Manager retires after 42 years at welding shop

Scott Swanson

After 42 years on the job at Industrial Welding Supply – and long before it was called that – in Sweet Home, Don Friesen called it a day Friday.

Friesen, who will turn 66 in September, has managed the store since 1975 after signing on as a tank delivery man in 1969, a few years after he got out of the Navy.

“I’ve been holding up this counter for a long time,” he said wryly as he pondered his career.

Kent Quesnel, controller of Salem-based Industrial Welding Supply, which purchased the Sweet Home store some 25 years ago, said Friesen is “one of the most valued, trusted employees we have. We haven’t spent a lot of time up there because we didn’t have to,” he said.

“There’s not a lot of people we can trust like we can trust him. He’s never betrayed that trust. It’s a shame for us to lose him, but we’re also excited for him.”

Friesen moved to Sweet Home with his family in 1960, and attended Sweet Home Union High School until he turned 17, then enlisted in the Navy in 1962. He served four years on a gasoline tanker ship and returned to Sweet Home, where he met a girl who’d moved in next door to his parents, Cheryle Cota.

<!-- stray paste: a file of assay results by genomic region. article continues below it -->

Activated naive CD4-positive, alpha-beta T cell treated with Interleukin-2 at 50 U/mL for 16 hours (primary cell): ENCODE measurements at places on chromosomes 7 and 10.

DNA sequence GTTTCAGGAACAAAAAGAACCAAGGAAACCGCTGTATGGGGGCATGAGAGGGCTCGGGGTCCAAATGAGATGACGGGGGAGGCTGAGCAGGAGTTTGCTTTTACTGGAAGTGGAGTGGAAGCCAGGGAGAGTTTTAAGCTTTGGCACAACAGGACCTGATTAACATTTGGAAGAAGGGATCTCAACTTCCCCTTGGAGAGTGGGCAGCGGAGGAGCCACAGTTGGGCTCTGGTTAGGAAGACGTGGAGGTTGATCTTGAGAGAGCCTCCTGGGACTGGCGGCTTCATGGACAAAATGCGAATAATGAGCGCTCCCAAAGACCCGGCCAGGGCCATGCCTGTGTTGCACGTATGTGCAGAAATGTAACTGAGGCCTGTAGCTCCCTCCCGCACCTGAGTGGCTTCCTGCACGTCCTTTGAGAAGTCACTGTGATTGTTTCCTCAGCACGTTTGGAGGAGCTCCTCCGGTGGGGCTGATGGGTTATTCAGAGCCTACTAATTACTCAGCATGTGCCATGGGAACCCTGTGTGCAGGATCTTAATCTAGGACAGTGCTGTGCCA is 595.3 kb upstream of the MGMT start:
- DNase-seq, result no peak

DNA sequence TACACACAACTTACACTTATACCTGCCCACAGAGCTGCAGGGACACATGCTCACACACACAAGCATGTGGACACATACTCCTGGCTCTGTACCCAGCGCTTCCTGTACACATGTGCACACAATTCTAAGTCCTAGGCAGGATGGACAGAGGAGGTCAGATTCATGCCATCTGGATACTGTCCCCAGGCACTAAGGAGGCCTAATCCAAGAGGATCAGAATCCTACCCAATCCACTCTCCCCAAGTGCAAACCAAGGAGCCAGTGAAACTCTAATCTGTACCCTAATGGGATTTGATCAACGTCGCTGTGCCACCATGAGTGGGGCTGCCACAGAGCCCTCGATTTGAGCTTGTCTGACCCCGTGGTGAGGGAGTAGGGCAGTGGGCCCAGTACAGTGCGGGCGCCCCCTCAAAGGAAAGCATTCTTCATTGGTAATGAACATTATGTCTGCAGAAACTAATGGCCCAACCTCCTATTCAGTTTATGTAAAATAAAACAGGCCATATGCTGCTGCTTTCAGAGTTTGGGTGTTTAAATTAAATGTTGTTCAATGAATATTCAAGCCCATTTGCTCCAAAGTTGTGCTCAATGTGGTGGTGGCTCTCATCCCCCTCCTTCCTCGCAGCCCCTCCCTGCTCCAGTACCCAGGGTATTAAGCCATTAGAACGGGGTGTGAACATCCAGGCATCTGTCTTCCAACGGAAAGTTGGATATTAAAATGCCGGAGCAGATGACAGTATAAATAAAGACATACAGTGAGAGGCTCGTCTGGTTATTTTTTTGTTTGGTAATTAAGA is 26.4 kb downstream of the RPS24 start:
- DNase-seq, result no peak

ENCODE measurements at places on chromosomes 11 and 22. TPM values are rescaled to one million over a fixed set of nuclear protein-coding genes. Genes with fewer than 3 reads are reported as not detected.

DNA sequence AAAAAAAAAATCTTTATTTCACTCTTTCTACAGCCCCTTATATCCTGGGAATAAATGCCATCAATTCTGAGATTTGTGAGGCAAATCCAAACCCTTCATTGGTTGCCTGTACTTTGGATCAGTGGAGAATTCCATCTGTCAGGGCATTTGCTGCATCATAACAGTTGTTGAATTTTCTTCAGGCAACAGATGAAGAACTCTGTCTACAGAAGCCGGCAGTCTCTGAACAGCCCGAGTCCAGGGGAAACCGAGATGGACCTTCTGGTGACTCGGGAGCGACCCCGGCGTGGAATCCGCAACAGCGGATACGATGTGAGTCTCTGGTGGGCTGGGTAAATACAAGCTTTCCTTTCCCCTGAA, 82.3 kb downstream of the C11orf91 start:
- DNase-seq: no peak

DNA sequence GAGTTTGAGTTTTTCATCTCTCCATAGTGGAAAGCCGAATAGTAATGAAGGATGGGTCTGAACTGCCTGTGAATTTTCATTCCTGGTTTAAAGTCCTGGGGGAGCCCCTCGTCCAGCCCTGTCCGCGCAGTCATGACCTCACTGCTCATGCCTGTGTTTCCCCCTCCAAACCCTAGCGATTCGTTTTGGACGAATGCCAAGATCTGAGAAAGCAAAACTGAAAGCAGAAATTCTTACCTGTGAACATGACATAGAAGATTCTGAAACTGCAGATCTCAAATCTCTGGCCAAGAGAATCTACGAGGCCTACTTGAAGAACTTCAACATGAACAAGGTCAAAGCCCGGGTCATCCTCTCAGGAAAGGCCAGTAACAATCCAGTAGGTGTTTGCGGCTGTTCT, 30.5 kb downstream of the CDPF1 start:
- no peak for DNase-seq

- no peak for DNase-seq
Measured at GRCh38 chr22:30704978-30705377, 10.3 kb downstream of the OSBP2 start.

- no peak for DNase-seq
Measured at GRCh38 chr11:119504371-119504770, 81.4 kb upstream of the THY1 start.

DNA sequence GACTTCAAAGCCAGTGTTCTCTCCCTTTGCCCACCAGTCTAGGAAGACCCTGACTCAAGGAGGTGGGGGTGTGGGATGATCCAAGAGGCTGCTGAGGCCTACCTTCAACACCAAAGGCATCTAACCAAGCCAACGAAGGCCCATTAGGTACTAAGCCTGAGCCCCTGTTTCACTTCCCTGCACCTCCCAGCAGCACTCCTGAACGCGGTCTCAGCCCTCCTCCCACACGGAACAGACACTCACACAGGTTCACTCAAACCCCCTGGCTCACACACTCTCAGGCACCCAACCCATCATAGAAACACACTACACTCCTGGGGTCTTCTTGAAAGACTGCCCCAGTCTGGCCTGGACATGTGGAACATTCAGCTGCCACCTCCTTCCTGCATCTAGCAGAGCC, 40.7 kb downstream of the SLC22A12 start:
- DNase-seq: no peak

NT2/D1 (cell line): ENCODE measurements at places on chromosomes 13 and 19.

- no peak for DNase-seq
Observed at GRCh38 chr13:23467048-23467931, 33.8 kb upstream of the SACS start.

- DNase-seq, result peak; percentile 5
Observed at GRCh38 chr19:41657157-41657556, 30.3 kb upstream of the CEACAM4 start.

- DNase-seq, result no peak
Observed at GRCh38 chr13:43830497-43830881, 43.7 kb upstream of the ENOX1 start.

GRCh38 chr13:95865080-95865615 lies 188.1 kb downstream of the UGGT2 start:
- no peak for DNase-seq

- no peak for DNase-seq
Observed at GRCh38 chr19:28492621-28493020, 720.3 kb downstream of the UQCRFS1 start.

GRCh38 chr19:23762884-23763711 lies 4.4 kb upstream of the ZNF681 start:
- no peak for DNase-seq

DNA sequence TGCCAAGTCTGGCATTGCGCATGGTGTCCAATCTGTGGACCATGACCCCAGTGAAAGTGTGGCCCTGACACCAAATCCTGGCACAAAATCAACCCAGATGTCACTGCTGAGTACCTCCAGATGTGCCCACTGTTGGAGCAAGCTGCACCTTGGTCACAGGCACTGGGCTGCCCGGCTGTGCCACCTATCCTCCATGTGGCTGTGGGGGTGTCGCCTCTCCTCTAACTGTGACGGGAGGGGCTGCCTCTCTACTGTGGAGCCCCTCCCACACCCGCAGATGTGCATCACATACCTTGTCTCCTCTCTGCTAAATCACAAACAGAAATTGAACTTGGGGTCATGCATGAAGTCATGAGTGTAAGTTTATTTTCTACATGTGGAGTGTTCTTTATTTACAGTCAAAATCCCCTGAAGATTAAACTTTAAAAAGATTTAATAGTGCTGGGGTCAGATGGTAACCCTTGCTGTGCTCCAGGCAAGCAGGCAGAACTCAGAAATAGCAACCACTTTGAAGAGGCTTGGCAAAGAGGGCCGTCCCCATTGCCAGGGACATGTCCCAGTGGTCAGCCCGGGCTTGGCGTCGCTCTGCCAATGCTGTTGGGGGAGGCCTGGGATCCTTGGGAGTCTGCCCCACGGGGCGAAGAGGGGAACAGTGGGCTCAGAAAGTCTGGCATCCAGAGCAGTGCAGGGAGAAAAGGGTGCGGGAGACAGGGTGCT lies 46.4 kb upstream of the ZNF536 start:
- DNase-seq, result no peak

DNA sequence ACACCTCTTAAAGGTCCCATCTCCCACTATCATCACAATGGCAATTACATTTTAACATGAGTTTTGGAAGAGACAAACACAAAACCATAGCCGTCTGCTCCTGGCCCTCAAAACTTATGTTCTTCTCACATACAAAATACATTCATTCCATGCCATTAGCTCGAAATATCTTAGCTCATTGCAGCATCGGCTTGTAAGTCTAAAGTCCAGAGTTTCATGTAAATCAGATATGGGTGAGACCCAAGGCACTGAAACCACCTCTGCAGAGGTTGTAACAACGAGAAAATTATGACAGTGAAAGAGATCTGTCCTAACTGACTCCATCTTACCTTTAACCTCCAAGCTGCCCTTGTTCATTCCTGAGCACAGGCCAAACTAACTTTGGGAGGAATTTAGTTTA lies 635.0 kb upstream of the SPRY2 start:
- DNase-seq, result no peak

They married Sept. 1, 1967 and had two children, Tony, now of Salem, and Teresa of Beaverton.

Cheryle died last February, which, Friesen said, put a crimp in his retirement plans.

“It’s going to take me a year or so to figure it all out,” he said. “We had a lot of plans. Those have changed.”

He said he enjoys golfing and hunting, which will give him a start.

Friesen came to the welding store after working a few jobs in the woods and in mills following his discharge from the Navy. The store was called Cascade Welders and was owned by Vern Whitlach in those days. Whitlach gave him a job, even though Friesen had no background in welding.

“I never really learned to weld,” Friesen said. “This is a supply store.”

Quesnel said that he has particularly enjoyed Friesen’s dry sense of humor over the years, in addition to his trustworthiness and dedication.

“Once you get him warmed up, he’s really funny,” he said. “I remember many times, at Christmas parties, my wife and I would sit with him and enjoy his sense of humor.”

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